“Determining whether the collection, use, sharing, or retention of particular data is ‘reasonably necessary’ or ‘reasonably necessary and proportionate,’ will require a fact-specific inquiry, but the Commission could offer guidance to businesses through its prior orders and in the rule itself. The draft regulations proposed by the California Privacy Protection Agency provide one reference point for this type of guidance. Those regulations, as modified following the public comment period, set forth factors for determining what qualifies as ‘reasonably necessary and proportionate’ and further provide examples of what constitutes a consumer’s ‘reasonable expectations’ with respect to the processing of their personal information. Colorado’s draft regulations concerning the secondary use of personal information similarly set forth a list of factors to consider when determining whether processing is ‘reasonably necessary to or compatible with’ a specified purpose. The Attorneys General urge the Commission to study and potentially include illustrative examples of compatible and incompatible data practices.”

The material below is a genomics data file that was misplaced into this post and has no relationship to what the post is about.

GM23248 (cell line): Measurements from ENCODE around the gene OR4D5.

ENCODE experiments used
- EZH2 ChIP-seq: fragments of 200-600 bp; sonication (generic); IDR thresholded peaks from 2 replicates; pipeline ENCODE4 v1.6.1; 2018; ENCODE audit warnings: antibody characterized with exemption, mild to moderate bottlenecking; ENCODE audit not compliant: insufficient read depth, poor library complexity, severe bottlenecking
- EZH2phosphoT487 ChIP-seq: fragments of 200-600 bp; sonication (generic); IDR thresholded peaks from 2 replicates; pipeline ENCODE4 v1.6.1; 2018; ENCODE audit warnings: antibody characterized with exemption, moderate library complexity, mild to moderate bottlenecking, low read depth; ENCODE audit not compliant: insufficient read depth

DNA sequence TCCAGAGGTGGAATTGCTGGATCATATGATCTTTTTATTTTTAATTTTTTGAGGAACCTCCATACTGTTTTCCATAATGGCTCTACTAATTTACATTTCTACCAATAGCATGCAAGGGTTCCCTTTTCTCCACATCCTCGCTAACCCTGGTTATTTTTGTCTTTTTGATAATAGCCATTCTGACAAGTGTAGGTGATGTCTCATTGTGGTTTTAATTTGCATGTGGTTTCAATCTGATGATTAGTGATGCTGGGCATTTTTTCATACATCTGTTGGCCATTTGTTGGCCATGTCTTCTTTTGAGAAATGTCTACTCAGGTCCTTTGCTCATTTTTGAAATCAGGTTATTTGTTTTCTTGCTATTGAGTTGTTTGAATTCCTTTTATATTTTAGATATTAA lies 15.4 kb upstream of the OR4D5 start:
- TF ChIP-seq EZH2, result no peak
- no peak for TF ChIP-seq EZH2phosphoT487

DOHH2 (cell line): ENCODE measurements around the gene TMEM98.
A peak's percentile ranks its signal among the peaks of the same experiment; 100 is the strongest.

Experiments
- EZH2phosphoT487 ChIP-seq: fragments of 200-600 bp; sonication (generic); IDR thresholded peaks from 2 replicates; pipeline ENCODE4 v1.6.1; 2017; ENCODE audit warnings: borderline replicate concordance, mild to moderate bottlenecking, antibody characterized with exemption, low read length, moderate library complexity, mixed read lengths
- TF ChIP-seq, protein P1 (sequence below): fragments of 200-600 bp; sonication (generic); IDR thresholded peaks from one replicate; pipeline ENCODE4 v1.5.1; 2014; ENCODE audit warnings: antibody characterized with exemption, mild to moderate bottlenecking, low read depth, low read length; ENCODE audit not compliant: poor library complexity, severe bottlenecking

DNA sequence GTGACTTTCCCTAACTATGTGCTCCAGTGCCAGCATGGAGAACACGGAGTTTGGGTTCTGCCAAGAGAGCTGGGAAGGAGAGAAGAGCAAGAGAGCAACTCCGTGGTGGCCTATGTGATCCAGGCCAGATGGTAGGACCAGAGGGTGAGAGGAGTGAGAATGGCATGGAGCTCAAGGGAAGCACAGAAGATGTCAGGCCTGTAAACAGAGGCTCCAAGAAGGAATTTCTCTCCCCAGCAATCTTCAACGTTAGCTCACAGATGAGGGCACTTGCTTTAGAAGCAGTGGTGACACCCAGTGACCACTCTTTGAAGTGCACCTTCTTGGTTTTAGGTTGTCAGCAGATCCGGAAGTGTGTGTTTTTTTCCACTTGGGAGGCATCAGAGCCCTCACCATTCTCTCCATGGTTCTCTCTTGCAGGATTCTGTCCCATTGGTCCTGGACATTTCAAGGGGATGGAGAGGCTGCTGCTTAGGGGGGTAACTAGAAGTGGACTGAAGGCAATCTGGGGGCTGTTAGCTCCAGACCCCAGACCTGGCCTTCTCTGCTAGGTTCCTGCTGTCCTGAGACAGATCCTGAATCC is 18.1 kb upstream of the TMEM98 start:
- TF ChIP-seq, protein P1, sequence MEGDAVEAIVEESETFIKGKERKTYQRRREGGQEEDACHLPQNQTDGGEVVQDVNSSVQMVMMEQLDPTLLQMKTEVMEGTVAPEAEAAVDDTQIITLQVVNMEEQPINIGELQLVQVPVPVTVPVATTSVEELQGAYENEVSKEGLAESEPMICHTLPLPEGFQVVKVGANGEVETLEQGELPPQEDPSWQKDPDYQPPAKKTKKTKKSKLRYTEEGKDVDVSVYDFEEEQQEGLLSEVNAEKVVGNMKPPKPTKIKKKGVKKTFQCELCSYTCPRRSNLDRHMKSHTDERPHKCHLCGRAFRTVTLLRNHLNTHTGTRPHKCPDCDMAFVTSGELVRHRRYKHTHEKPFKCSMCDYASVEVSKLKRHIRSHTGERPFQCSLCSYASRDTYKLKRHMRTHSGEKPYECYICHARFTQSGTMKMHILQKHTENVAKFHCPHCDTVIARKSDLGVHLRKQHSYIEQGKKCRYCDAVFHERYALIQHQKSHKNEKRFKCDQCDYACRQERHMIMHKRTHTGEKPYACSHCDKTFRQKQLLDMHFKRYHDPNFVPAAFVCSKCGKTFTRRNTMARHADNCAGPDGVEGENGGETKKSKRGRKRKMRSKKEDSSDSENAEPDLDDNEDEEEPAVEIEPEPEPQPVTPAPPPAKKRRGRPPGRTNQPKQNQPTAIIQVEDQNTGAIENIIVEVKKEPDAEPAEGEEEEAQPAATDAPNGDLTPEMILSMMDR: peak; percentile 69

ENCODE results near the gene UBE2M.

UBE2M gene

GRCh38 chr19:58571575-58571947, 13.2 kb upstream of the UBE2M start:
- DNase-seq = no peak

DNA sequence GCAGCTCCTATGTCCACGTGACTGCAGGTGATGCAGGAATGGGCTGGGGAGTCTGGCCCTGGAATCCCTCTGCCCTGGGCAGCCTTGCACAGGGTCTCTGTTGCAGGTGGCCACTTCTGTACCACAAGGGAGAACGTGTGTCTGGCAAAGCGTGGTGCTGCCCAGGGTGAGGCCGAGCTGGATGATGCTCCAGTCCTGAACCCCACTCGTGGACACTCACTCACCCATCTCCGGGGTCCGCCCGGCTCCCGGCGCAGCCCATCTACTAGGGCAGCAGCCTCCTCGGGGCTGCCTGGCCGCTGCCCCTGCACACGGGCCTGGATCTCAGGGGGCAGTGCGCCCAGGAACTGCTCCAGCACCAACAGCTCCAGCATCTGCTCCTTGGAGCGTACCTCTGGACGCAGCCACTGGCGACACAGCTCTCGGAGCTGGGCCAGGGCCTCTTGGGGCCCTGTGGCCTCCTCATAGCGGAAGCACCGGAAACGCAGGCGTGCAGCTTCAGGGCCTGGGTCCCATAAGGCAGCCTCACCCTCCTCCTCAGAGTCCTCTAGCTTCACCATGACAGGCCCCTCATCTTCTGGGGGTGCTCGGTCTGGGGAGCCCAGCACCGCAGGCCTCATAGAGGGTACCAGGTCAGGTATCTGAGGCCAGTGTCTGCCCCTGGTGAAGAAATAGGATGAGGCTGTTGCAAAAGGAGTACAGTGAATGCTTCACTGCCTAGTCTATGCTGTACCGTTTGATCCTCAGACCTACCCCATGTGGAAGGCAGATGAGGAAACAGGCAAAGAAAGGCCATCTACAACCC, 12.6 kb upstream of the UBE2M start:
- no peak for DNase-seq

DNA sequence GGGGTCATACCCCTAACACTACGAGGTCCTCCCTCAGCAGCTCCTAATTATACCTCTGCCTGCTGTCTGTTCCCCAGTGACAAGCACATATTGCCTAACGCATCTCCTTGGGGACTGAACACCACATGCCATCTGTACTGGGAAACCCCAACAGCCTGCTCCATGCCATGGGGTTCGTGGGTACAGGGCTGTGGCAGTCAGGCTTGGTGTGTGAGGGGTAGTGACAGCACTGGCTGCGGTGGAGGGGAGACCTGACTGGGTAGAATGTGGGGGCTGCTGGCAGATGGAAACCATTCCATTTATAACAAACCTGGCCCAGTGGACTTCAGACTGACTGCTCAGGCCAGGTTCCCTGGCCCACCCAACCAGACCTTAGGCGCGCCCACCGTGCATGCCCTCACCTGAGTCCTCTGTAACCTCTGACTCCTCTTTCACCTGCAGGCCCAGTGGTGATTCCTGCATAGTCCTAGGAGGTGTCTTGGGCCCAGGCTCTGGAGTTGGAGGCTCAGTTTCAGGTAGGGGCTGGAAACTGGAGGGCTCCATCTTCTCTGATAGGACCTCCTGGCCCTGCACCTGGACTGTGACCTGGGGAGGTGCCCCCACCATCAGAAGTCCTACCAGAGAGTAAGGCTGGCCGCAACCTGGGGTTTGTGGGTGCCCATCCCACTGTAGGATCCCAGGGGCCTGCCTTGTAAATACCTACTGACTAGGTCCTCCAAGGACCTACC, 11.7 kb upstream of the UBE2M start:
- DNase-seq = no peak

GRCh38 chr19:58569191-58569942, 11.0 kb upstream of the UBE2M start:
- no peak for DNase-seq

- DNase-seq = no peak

In another section of the letter, the attorneys general point to a grab-bag of state laws highlighting the sensitivity of three categories of personal information: location data, biometrics and “healthcare-adjacent data.” Though they do not spell it out, this seems crafted to encourage the FTC to expand the categories of personal information it treats as sensitive. In one-off enforcement actions, the FTC historically looked to federal laws to determine categories of personal data deserving heightened safeguards, such as data about children, financial information and even video viewing data. The attorneys general seem to suggest state laws should also play a role in this analysis. If an eventual FTC rule seeks to codify the understanding of sensitive data types — and the enhanced privacy treatment they are due — perhaps the agency will indeed look to state laws for guidance.
Notably, California Attorney General Rob Bonta did not sign the joint filing. But Bonta’s office did file a separate Advance Notice of Proposed Rulemaking comment that generally agrees with the other attorneys general on the issues of data minimization and sensitive data, while also supporting additional trade regulation rules on issues like children’s safety and universal opt-out mechanisms. Bonta even goes so far as to propose the final rule text that he believes the FTC should adopt: